The University of a Thousand Years
Henry J. Suzzallo became University of Washington (UW) president in 1915. A California native, he had earned prominence as Professor of Education at Columbia University. Suzzallo was young, persuasive, and a dynamic public speaker. The UW's regents believed he would bring stature to the university as well as the creativity needed to deal with issues facing an institution in transition.
Suzzallo faced several immediate challenges including departmental bickering, an inadequate physical campus, and problems resulting from the United States entry into World War I. Quickly proving his leadership ability, he brought resolution to campus factionalism and was able to maintain a qualified teaching staff despite the personnel drain imposed by the war. He spoke widely throughout the state and was a popular president who served on many citizen boards and committees. His goal was to build a solid support base for the university and its programs. Suzzallo considered himself a frugal president, but, as he contended, state colleges and universities not only spend the wealth of a community, they also create it.
Urban population growth had tripled most Pacific Northwest communities in the early 1900s, and enrollment at the University of Washington doubled during that time. Yet few significant changes had been made to the physical campus. Students lived in temporary quarters and attended crowded classrooms. As a result, the University of Washington was ranked near the bottom of 46 universities.
In one decade, Suzzallo added eight permanent campus buildings. Designed in Gothic style by the firm of Bebb and Gould, the new structures brought a cohesive look to the campus for the first time. Suzzallo sought to build a lasting legacy in both buildings and programs. He hoped to create, as he called it, "The University of a Thousand Years."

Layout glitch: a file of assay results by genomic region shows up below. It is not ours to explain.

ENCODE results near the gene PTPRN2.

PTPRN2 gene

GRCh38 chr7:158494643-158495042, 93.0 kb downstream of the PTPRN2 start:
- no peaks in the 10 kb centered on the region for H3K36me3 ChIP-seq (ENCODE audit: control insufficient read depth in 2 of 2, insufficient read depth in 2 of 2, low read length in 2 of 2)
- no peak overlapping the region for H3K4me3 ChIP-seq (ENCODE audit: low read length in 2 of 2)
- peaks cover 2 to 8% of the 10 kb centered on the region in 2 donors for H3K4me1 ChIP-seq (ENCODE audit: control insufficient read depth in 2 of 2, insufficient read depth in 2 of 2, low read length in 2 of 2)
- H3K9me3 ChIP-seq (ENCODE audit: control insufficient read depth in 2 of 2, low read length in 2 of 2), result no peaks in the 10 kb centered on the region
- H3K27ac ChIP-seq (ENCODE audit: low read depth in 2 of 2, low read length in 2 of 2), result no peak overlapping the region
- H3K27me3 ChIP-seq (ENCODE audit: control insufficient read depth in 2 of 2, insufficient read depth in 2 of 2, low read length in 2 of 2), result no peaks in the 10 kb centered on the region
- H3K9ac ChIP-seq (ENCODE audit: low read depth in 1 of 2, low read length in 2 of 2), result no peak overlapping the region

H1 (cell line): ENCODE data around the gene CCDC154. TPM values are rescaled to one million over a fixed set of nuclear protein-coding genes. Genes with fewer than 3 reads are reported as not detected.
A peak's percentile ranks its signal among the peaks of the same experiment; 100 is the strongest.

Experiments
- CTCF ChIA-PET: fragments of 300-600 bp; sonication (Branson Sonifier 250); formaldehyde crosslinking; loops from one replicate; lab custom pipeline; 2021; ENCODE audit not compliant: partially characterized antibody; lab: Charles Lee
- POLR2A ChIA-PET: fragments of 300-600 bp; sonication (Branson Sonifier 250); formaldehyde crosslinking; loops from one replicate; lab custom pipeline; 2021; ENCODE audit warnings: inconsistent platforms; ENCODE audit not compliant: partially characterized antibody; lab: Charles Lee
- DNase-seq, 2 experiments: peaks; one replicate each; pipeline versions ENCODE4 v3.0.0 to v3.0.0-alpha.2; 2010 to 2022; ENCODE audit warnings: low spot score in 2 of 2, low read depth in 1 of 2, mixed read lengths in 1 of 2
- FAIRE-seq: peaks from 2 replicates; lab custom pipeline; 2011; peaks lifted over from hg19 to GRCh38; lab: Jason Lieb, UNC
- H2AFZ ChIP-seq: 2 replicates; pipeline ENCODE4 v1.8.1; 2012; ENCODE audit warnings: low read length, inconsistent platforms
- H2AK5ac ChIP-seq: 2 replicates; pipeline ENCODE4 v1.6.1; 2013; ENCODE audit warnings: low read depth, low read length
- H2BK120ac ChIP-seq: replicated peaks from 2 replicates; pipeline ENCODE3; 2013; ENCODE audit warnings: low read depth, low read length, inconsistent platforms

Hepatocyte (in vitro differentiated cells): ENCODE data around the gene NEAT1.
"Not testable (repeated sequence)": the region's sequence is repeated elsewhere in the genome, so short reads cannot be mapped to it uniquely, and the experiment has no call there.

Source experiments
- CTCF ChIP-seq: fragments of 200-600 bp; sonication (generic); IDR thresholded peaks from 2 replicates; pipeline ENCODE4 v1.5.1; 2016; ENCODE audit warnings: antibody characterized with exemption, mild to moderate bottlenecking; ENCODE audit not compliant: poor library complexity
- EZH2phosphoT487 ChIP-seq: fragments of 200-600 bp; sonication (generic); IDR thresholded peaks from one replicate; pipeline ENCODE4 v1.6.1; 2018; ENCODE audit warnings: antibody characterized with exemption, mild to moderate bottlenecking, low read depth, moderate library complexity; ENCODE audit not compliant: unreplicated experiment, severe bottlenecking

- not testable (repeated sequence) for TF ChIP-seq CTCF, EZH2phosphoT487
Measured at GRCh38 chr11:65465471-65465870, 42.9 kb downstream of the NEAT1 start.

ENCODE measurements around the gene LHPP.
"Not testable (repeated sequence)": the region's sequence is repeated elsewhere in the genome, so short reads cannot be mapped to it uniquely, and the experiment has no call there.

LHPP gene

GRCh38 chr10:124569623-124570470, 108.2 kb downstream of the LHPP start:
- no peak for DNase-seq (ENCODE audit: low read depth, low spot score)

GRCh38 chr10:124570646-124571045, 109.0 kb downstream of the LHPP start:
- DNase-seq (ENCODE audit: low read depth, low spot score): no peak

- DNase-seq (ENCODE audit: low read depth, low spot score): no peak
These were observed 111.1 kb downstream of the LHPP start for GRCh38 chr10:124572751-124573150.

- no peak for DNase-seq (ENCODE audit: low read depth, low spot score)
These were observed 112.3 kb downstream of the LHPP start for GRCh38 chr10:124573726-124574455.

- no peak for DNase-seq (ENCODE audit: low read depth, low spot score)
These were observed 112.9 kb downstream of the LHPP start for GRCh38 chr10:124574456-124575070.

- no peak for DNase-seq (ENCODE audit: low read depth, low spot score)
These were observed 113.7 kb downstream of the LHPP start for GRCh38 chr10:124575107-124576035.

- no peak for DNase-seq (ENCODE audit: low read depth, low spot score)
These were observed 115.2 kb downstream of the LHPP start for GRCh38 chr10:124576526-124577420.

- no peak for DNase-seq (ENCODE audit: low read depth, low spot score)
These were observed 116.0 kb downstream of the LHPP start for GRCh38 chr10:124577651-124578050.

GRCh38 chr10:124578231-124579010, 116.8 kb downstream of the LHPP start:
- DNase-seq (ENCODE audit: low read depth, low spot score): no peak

Governor Hartley vs. President Suzzallo
Suzzallo was accustomed to battling the legislature for funding, but the struggle turned bitter when Roland Hill Hartley became governor in 1924. Running on a platform to curb government spending, Hartley immediately challenged Washington state's institutions of higher learning. Being a lumberman, Hartley was also personally at odds with Suzzallo who, as member of the National Labor Board during wartime, had helped establish an eight-hour work day in the logging and lumber industry. In addition, Suzzallo's charismatic stature in the region was probably a political challenge to Governor Hartley. The governor and the president had similar working styles, both preferring to lead by making command personal decisions.
Suzzallo was successful in drawing endowments to the university, and most of the funds used for building construction did not come from taxes but from student fees and gifts. To Suzzallo, the university's struggle with the governor was not only financial. There were larger issues of independence at stake for the state's colleges and universities, and Suzzallo firmly opposed the governor's intervention and control. A state Department of Efficiency had been established in 1920, bringing close scrutiny to public institutions, and Hartley hoped to create a state-supervised board of laymen to control state educational institutions.
Issues came to a crisis in the 1925 legislature when the University of Washington successfully passed its appropriation bills without change. Governor Hartley vetoed the measures. When two members of the University of Washington Board of Regents retired in March 1926, Hartley named his own supporters to fill the positions. He then dismissed two other board members and replaced them in March and replaced another in May. The new Hartley-dominated Board of Regents officially dismissed Suzzallo on October 4, 1926. The remaining two original board members resigned in protest.
Suzzallo supporters rallied behind the president and began a petition to recall Governor Hartley. But Suzzallo's prominence was centered in the urban areas of western Washington, and the recall issue failed. Supporters were unable to collect enough signatures to place the initiative on the ballot.
Twenty-four days after Suzzallo's dismissal, the UW Board of Regents called for architect Carl F. Gould's resignation. For more than a decade, Gould had worked closely with Suzzallo, as a professor, a department head, an architect, and a personal friend. He had been chief architect for the university's new buildings. Now the board charged Gould with a conflict of interest, stating that "no one connected with our public schools can have any financial dealings with the school district where a profit might occur" (Booth and Wilson). Gould immediately resigned.
Following his dismissal, Suzzallo worked with the Carnegie Foundation for the Advancement of Teaching and served as its president in 1930. He died in Seattle on September 25, 1933.